A new study ties high doses of vitamin B to incidences of lung cancer in patients, a major finding that could change how we approach the disease.
A groundbreaking new study found that men who took high doses of vitamin B6 and B12 supplements showed a much bigger risk of lung cancer, and the correlation was especially high in those who smoked regularly. Scientists found that there was a 30 to 40 percent increased risk of lung cancer among those who took the vitamins via individual supplements, as opposed to getting them from their diet, or from multivitamins.
Current smokers who went above and beyond recommended daily amounts of B6 and B12 vitamins seemed to be driving this correlation, scientists found. Men who took the highest levels of vitamin B6 had triple the risk of lung cancer over a six-year period. It was four times the risk for B12. The findings were based on levels of more than 11 times the daily recommended amount for B6, and 23 times for B12.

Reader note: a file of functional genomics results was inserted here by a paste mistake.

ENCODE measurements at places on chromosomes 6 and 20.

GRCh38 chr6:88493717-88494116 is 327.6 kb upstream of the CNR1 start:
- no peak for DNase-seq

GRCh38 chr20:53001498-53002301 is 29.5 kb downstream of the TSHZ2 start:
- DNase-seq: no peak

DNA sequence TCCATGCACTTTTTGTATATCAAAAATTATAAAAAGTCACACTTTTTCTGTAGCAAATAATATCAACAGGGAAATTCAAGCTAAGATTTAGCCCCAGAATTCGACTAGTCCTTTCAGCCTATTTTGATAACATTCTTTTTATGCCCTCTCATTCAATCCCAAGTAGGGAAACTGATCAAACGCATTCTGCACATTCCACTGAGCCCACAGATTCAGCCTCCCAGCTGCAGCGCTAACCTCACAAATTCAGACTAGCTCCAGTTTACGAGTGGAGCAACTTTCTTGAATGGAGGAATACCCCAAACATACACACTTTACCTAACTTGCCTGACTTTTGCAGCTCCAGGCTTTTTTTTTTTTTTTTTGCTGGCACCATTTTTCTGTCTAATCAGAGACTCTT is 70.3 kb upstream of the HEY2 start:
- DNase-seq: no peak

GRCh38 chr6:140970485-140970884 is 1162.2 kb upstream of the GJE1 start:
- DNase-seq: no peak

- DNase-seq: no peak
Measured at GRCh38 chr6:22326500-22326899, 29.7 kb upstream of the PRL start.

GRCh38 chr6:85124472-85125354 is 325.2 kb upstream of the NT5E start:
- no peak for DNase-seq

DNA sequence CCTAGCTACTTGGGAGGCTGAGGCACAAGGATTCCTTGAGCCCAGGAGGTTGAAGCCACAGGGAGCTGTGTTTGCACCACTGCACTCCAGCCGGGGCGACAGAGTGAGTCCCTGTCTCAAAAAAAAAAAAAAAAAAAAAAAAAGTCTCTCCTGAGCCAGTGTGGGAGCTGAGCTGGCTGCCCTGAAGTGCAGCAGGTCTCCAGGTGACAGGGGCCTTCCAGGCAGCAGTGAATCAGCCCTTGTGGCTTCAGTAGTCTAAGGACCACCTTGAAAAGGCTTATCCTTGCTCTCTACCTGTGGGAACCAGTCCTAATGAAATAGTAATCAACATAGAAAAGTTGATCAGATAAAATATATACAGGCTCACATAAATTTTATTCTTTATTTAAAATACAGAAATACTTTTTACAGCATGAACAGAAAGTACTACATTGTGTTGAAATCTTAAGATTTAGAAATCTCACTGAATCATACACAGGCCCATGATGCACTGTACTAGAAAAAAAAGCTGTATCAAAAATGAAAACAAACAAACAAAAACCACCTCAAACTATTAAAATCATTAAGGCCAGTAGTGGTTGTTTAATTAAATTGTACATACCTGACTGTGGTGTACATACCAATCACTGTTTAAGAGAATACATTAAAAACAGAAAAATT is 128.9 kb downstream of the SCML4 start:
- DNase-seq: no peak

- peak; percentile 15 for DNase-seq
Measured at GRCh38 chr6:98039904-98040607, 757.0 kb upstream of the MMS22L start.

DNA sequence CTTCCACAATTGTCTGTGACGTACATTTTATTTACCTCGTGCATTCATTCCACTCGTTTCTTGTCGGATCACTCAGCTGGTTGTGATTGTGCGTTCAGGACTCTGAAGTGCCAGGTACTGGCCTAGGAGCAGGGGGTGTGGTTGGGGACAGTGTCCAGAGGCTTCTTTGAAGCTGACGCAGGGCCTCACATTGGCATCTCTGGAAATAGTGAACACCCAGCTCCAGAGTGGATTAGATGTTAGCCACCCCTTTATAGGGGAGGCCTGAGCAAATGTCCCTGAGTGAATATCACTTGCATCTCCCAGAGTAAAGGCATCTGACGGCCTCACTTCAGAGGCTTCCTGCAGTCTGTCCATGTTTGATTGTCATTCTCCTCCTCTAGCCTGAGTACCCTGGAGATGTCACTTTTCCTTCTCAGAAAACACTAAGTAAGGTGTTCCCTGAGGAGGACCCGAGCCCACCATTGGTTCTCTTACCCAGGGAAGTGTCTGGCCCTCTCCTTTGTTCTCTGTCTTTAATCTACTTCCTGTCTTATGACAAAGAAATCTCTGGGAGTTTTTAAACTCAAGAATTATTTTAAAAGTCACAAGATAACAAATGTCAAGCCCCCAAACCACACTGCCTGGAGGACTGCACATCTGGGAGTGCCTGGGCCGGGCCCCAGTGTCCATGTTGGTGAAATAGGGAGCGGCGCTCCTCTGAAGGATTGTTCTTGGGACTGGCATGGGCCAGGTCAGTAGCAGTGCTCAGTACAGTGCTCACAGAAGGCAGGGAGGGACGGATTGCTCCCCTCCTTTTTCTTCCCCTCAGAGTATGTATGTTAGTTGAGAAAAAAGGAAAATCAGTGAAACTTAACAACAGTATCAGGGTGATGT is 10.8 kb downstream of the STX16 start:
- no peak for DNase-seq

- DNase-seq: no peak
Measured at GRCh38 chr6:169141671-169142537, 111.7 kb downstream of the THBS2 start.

The vitamins are important ones for the body, helping with DNA replication for one thing. But they have often been marketed as a way to boost energy by taking high doses, although medical experts regard the claims as dubious and without any evidence.
“New research suggests long-term, high-dose supplementation with vitamins B6 and B12 — long touted by the vitamin industry for increasing energy and improving metabolism — is associated with a two- to four-fold increased lung cancer risk in men relative to non-users,” the statement from Ohio State University reads. “Risk was further elevated in male smokers taking more than 20 mg of B6 or 55 micrograms of B12 a day for 10 years. Male smokers taking B6 at this dose were three times more likely to develop lung cancer. Male smokers taking B12 at such doses were approximately four times more likely to develop the disease compared to non-users.”